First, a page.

Scouts move into the modern era
Scouting has received mixed publicity over the years, but the organisation is keen to get the message across that it has moved with the times.
National secretary Murray Charlesworth said it had modernised the way it operated, introduced changes to make leaders and Scouts safer and, most importantly, put the emphasis on outdoor activities.
He said it was clear many youngsters wanted to enjoy outdoor pursuits, such as camping and tramping.
Scouting has revamped itself around what Mr Charlesworth called "adventure plus" and he said the strategy had worked well.
"They tell us they want to get out and get into the bush. That is what kids want and that is what we provide."
There are about 18,000 Scouts nationwide and after a long period of decline, there has been steady growth over five years.
Scout numbers in the Wellington region are: Lower Hutt 705; Wellington 879; Upper Hutt 377, and Kapiti 618.
Scouts is no longer a male-only organisation.
That changed in 1988 and today 20 per cent of members are girls.
Mr Charlesworth said that for girls, it was definitely the opportunity to do outdoor activities that was the appeal.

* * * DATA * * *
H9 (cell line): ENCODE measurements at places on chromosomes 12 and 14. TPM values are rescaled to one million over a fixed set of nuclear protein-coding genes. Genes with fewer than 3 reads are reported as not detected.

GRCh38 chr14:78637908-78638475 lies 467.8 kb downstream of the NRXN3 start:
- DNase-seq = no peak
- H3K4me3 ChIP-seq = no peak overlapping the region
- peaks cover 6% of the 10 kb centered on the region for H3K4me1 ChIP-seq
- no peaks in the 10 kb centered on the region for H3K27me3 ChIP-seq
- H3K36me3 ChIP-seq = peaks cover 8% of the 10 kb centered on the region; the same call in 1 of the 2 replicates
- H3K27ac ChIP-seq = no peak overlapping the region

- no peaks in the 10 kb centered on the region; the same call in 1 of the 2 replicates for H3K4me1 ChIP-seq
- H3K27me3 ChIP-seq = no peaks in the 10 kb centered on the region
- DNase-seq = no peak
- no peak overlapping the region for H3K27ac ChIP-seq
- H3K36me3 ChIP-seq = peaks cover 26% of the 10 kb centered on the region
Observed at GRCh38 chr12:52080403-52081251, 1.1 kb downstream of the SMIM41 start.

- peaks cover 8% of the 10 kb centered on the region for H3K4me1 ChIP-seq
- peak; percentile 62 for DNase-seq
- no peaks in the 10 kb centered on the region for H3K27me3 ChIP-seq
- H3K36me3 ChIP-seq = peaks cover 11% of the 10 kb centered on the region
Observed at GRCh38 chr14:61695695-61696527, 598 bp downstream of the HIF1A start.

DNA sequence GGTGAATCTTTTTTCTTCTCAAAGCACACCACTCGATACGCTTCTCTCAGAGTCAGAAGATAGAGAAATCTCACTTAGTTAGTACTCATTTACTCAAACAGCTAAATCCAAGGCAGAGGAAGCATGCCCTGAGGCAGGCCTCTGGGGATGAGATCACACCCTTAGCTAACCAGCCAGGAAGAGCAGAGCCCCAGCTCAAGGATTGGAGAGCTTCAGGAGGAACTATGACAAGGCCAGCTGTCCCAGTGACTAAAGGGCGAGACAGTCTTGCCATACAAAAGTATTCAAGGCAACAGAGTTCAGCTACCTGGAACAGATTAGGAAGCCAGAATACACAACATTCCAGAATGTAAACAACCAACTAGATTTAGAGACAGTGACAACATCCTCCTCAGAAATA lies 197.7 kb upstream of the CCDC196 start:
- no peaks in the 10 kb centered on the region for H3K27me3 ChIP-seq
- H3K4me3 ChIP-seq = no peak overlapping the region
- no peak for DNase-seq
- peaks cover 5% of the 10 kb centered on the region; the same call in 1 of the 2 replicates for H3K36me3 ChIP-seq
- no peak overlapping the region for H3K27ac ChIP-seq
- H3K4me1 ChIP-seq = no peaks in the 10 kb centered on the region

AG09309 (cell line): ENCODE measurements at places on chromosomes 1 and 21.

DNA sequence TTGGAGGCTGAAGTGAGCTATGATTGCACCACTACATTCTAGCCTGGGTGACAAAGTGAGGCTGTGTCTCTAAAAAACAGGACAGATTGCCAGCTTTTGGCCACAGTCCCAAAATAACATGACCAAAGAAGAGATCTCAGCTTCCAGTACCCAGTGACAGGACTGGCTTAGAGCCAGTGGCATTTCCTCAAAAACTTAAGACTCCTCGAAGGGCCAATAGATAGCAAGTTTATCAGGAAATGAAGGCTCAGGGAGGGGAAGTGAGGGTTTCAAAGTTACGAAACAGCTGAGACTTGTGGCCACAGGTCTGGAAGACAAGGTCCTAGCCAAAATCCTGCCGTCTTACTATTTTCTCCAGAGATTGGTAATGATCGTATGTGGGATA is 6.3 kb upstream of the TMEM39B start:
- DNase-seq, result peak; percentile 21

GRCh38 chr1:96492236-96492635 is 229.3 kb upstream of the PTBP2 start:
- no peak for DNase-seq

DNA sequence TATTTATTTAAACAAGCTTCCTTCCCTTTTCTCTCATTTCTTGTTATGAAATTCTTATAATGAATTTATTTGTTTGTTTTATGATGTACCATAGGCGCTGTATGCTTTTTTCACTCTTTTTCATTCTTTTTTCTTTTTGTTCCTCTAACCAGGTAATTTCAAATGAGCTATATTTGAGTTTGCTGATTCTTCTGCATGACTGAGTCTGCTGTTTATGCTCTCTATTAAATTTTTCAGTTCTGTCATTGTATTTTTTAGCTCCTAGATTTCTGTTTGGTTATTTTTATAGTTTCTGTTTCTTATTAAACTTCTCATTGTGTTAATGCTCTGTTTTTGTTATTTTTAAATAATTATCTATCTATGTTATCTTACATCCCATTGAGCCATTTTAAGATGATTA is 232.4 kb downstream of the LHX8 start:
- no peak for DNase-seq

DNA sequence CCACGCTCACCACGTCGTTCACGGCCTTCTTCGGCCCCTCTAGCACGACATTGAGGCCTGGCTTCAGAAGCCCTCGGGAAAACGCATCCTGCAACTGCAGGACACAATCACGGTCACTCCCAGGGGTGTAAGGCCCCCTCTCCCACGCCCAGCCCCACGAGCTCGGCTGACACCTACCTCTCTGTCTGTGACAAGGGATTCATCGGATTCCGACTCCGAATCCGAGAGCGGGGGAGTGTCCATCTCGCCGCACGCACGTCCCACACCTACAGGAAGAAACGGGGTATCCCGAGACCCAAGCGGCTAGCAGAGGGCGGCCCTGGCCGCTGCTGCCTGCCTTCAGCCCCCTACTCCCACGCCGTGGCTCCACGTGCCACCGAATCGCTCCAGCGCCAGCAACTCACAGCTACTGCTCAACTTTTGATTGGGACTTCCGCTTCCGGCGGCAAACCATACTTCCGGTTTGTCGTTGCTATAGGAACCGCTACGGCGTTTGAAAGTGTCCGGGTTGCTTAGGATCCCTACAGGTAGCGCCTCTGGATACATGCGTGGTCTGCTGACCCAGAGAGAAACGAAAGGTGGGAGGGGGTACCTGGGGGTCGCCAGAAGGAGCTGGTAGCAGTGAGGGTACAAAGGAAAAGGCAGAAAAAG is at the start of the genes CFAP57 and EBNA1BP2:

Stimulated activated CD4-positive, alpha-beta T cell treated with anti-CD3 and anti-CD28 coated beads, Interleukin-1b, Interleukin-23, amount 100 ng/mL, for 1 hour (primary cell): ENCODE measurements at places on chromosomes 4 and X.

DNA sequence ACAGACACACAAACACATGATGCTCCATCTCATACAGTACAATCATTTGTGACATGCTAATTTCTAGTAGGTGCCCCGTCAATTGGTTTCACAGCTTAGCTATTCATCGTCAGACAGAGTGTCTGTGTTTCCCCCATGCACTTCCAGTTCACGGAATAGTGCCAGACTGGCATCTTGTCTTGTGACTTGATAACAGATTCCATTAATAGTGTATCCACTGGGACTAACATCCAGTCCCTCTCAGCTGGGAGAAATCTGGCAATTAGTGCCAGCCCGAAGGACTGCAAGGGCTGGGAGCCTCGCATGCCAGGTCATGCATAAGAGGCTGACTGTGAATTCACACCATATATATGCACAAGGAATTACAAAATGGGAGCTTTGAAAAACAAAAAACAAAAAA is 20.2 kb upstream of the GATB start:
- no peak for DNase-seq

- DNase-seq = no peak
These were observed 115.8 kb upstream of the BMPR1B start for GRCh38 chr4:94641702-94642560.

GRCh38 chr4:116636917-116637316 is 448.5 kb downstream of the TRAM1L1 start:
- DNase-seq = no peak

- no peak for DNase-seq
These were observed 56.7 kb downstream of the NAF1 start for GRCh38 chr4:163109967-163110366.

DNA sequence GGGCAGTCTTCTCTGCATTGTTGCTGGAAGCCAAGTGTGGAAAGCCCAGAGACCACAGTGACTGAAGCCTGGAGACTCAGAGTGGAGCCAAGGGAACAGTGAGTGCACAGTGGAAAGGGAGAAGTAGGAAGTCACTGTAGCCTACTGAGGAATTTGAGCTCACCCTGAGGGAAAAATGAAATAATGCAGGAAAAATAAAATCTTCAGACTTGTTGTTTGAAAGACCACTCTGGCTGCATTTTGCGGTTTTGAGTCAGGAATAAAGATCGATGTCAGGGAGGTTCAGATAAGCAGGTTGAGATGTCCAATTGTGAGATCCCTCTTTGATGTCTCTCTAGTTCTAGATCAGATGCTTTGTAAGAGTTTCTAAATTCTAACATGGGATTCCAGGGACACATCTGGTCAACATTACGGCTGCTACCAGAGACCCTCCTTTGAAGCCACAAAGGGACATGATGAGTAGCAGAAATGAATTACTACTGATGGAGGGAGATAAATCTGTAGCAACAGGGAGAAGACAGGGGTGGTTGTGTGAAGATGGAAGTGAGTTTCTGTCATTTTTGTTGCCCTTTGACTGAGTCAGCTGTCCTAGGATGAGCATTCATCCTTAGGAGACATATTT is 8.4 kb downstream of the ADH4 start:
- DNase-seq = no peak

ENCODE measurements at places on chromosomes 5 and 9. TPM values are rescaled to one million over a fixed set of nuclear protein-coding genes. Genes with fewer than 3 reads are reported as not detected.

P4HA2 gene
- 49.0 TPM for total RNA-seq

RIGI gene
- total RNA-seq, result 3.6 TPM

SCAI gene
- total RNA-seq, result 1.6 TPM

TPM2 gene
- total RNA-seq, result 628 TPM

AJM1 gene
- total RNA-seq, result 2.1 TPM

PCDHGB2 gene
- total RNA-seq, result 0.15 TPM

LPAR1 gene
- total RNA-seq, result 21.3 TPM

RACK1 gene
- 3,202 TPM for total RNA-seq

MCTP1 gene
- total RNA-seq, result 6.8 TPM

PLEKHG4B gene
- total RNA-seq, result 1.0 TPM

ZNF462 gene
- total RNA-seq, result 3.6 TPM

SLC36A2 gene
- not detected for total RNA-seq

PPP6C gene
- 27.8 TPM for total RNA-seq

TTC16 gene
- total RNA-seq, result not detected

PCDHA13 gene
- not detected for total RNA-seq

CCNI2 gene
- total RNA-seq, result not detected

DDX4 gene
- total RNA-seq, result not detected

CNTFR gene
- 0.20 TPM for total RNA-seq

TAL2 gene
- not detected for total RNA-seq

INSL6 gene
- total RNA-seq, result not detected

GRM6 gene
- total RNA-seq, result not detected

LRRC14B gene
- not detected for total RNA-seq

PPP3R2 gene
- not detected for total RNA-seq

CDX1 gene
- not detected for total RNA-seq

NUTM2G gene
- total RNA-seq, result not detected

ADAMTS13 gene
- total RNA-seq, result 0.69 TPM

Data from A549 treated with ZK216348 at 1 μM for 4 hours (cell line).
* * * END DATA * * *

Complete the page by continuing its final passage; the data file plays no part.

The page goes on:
As evidence of how much the organisation had changed, he pointed to the recent appointment of Niamh Lawless as chief executive.
She is the first woman to hold the job.
Scouting is also no longer organised in age groups.
It is now based on school years, with Keas being year 1 to 3, Cubs years 3 to 6 and Scouts years 6 to 10.
That means youngsters can join with their mates and go though as a group.
If Scouts is to continue growing, it will need leaders. Some people are reluctant to put their names forward because of the bad publicity Scouts has had.
These days all leaders are subject to a police check and Scouting New Zealand provides programmes to make things easier for them.